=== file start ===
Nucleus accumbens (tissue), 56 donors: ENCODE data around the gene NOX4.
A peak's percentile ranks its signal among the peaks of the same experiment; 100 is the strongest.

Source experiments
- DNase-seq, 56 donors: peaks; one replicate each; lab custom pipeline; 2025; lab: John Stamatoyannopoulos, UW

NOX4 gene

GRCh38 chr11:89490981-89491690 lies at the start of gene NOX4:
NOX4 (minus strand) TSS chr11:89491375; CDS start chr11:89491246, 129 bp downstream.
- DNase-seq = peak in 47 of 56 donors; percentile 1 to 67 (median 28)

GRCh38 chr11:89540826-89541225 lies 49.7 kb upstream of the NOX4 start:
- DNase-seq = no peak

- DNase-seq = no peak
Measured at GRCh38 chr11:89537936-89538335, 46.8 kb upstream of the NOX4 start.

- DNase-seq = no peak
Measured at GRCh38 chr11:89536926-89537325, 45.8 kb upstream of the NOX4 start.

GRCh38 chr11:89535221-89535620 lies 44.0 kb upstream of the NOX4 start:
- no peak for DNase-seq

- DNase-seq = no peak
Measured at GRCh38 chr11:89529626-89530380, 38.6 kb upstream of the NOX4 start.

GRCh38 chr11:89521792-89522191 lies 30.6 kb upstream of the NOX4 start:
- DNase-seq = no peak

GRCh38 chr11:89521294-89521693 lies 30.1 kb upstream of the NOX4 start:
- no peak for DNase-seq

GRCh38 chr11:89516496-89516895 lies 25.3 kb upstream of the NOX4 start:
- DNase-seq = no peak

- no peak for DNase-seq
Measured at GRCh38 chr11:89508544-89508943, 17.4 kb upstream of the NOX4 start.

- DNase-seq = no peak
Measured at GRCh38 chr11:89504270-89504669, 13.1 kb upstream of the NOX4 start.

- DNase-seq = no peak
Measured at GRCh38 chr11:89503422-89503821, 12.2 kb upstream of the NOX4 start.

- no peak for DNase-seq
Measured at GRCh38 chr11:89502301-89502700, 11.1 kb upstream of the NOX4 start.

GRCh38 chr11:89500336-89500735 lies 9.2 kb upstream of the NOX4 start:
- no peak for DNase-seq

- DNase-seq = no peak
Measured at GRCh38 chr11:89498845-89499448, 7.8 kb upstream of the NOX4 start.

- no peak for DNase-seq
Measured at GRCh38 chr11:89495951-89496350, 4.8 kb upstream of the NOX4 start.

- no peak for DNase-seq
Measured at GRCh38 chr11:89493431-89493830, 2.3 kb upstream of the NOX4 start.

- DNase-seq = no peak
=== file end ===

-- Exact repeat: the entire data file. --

Nucleus accumbens (tissue), 56 donors: ENCODE data around the gene NOX4.
A peak's percentile ranks its signal among the peaks of the same experiment; 100 is the strongest.

Source experiments
- DNase-seq, 56 donors: peaks; one replicate each; lab custom pipeline; 2025; lab: John Stamatoyannopoulos, UW

NOX4 gene

GRCh38 chr11:89490981-89491690 lies at the start of gene NOX4:
NOX4 (minus strand) TSS chr11:89491375; CDS start chr11:89491246, 129 bp downstream.
- DNase-seq = peak in 47 of 56 donors; percentile 1 to 67 (median 28)

GRCh38 chr11:89540826-89541225 lies 49.7 kb upstream of the NOX4 start:
- DNase-seq = no peak

- DNase-seq = no peak
Measured at GRCh38 chr11:89537936-89538335, 46.8 kb upstream of the NOX4 start.

- DNase-seq = no peak
Measured at GRCh38 chr11:89536926-89537325, 45.8 kb upstream of the NOX4 start.

GRCh38 chr11:89535221-89535620 lies 44.0 kb upstream of the NOX4 start:
- no peak for DNase-seq

- DNase-seq = no peak
Measured at GRCh38 chr11:89529626-89530380, 38.6 kb upstream of the NOX4 start.

GRCh38 chr11:89521792-89522191 lies 30.6 kb upstream of the NOX4 start:
- DNase-seq = no peak

GRCh38 chr11:89521294-89521693 lies 30.1 kb upstream of the NOX4 start:
- no peak for DNase-seq

GRCh38 chr11:89516496-89516895 lies 25.3 kb upstream of the NOX4 start:
- DNase-seq = no peak

- no peak for DNase-seq
Measured at GRCh38 chr11:89508544-89508943, 17.4 kb upstream of the NOX4 start.

- DNase-seq = no peak
Measured at GRCh38 chr11:89504270-89504669, 13.1 kb upstream of the NOX4 start.

- DNase-seq = no peak
Measured at GRCh38 chr11:89503422-89503821, 12.2 kb upstream of the NOX4 start.

- no peak for DNase-seq
Measured at GRCh38 chr11:89502301-89502700, 11.1 kb upstream of the NOX4 start.

GRCh38 chr11:89500336-89500735 lies 9.2 kb upstream of the NOX4 start:
- no peak for DNase-seq

- DNase-seq = no peak
Measured at GRCh38 chr11:89498845-89499448, 7.8 kb upstream of the NOX4 start.

- no peak for DNase-seq
Measured at GRCh38 chr11:89495951-89496350, 4.8 kb upstream of the NOX4 start.

- no peak for DNase-seq
Measured at GRCh38 chr11:89493431-89493830, 2.3 kb upstream of the NOX4 start.

- DNase-seq = no peak